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Getting to know 67P…

Incredibly, it’s been a week since the ESA probe ROSETTA arrived at Comet 67P and the first truly close-up views of its surface were revealed to the world. I’m hoping that means that there will be some new OSIRIS images released today, as it seems to be a once a week deal, but we’ll have to wait and see. In the meantime, there will almost certainly be a new NAVCAM image to drool over later this afternoon, because, true to their word, ESA are now releasing those daily, allowing us all to virtually fly alongside (or sit on!) Rosetta as she keeps pace with the comet, and see what she sees.

The pics released over the past few days have been very interesting. We’re now seeing parts of the nucleus we hadn’t seen before, and it’s now very clear that the surface of 67P is a very complicated, very tortured place indeed, scarred and sculpted by processes and events as yet unknown, but which will hopefully become clearer as the days, weeks and months pass…

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Above: August 9th image (enhanced by myself)

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Above: August 10th ESA image, and below, same image cropped, rotated and enhanced by myself, simply to make it look more dramatic, I’ll admit! 😉

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Above: image taken on August 11th, cropped and enhanced by myself to bring out surface texture and features.

Looking at those images, 67P seems quiet and serene, almost asleep, but in truth there is a lot of activity going on right now, and I really hope ESA soon releases some images exposed to show the jets and spurts of gas and dust shooting out of the nucleus.

It’s incredible to think that in a year’s time 67P will be at its closest point to the Sun – “perihelion” – and will be at its mist active, and the images sent back by Rosetta should show great jets, plumes and gouts of icyy, dusty material shooting off the nucleus, the surface fracturing and cracking, and more. But before then we get to watch the comet “wake up”, and see how it changes over time. That’s something cometary astronomers and armchair explorers have dreamed for doing for a long, long time, and pretty soon comparing ROSETTA’s images taken on different days should start to reveal changes on the surface. Really looking forward to that!

In the meantime, I;m sure that the ROSETTA team are frantically putting together their first maps of the nucleus, to help with identifying possible landing sites for the probe’s “Philae” lander. Philae is a fascinating spacecraft in its own right, and if all works well will provide us with the first ever images taken from a comet’s surface, which will be truly historic. To find out more about the plans for Philae’s departure from ROSETTA and its landing on the comet, I emailed some questions to Dr Hermann Böhnhardt, lead scientist for the Philae lander, and he was very generous with his time and sent me back replies almost right away!

How many "departure" images of the orbiter do you plan on taking with the cameras onboard Philae after separation from Rosetta? HBO: Less than a handful, since the lander has to balance the internal mass storage and data uplink to the orbiter for all activities of the separation, descent and landing.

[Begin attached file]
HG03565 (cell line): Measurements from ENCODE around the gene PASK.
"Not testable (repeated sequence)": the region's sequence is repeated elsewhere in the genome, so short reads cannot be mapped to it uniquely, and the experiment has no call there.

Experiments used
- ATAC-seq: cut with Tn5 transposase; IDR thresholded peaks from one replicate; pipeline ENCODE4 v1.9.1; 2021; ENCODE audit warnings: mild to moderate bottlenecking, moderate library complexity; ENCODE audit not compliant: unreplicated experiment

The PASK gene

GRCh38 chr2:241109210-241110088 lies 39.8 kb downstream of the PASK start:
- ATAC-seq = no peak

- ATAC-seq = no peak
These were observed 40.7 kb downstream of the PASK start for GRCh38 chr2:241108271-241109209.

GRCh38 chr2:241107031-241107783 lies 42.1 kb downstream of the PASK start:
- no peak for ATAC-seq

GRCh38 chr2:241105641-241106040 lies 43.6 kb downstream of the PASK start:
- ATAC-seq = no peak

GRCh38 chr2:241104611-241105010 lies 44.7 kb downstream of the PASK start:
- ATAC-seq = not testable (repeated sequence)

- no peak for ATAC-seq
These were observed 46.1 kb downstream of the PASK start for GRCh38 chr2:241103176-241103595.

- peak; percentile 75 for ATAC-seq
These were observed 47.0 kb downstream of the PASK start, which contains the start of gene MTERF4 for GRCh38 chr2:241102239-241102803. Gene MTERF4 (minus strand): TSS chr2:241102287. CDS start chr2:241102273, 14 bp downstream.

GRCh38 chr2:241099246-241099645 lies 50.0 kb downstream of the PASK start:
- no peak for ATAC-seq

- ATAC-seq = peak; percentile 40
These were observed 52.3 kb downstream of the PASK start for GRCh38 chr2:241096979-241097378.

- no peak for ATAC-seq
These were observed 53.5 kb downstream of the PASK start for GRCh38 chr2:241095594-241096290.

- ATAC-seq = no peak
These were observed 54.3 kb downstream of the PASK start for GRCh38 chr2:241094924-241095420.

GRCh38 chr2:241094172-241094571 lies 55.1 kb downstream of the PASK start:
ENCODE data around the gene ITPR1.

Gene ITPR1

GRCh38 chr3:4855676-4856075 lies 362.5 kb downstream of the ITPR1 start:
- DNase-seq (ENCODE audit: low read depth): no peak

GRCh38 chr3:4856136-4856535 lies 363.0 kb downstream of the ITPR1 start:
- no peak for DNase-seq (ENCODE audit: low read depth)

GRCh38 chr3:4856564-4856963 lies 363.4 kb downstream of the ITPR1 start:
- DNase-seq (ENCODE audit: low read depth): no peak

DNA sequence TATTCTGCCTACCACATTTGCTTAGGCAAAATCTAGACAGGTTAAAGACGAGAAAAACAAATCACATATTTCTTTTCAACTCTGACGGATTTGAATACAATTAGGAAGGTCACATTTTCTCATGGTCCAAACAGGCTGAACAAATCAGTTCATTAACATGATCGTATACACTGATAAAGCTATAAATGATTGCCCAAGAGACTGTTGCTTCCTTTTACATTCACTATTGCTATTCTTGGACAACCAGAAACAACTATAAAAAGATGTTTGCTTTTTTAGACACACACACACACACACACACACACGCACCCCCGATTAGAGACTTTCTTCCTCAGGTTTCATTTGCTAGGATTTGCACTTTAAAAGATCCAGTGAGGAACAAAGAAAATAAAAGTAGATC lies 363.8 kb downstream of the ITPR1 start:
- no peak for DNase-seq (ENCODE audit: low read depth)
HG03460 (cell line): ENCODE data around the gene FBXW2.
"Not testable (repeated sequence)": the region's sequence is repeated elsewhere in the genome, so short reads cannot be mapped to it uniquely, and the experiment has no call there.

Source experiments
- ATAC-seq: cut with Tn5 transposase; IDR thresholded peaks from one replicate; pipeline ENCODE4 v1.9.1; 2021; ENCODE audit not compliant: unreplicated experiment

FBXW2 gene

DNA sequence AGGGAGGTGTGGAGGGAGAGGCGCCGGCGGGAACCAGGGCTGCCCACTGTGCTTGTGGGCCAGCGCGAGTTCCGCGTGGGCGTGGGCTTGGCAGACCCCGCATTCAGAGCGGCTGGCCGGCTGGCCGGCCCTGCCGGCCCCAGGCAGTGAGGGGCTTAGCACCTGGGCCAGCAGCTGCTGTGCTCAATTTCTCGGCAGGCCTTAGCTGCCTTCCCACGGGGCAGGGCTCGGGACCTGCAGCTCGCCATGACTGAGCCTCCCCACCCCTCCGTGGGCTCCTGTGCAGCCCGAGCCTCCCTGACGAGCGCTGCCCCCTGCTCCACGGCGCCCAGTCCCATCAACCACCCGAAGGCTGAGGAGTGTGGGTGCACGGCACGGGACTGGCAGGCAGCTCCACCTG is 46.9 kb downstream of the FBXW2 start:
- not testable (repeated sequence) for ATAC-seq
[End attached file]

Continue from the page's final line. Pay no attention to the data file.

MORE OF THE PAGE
During the descent, will the cameras onboard Rosetta take any images of Philae? HBO: This is mostly in the hands of the orbiter planning, but I assume that they will try, and even after landing Osiris should be able to image the lander, at coarse resolution though.

During the descent, will the cameras onboard Philae take any wide angle images of the nucleus of 67P? HBO: yes, this is the plan and a task of the Rolis camera.

After landing, will the cameras onboard Philae be able to take wide angle "landscape images" of the comet's surface, or will they be focussed on the ground close to the lander? HBO: CIVA is meant to take images of the landscape of the landing site just after landing when the Sun is up. The cameras shall provide a 360 deg view covering the sky, the landscape to the horizon and even parts of the landing legs (namely the soles of the landing pads). The ground close to the lander will be imaged by Rolis just (i.e. seconds) before touch-down.

How soon do you expect images taken by Philae to be released after they have been taken? HBO: The landscape images and also other available science and engineering data will be used to assess where and how Philae has landed at the surface. This is a task for the first hours just after landing since the subsequent sciops of the lander depends on this information. We expect to have direct data and commanding to the lander via the orbiter by the time of Philae touch-down and some time window thereafter which will be used to uplink the data from the descent and touch-down to Earth. This should include also the landscape and ground images. The Civa images are foreseen to be released immediately after reception and pipeline processing to the lander and ESA Rosetta teams for analysis. Release to the public is a decision to be taken by the CIVa PI and ESA. My expectation is that images from the lander will come out shortly (less than 24h) after they have arrived on ground.

 Looking forward to November's landing even more now!

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One Response

  1. […] und wie bekannt wurde, arbeiten unabhängige Planetologen schon mit diesen Bildern. Auch neue vage Informationen zu den Umständen der Philae-Landung – und in einem Jahr ist Perihel für Komet wie Rosetta. Plus ein […]

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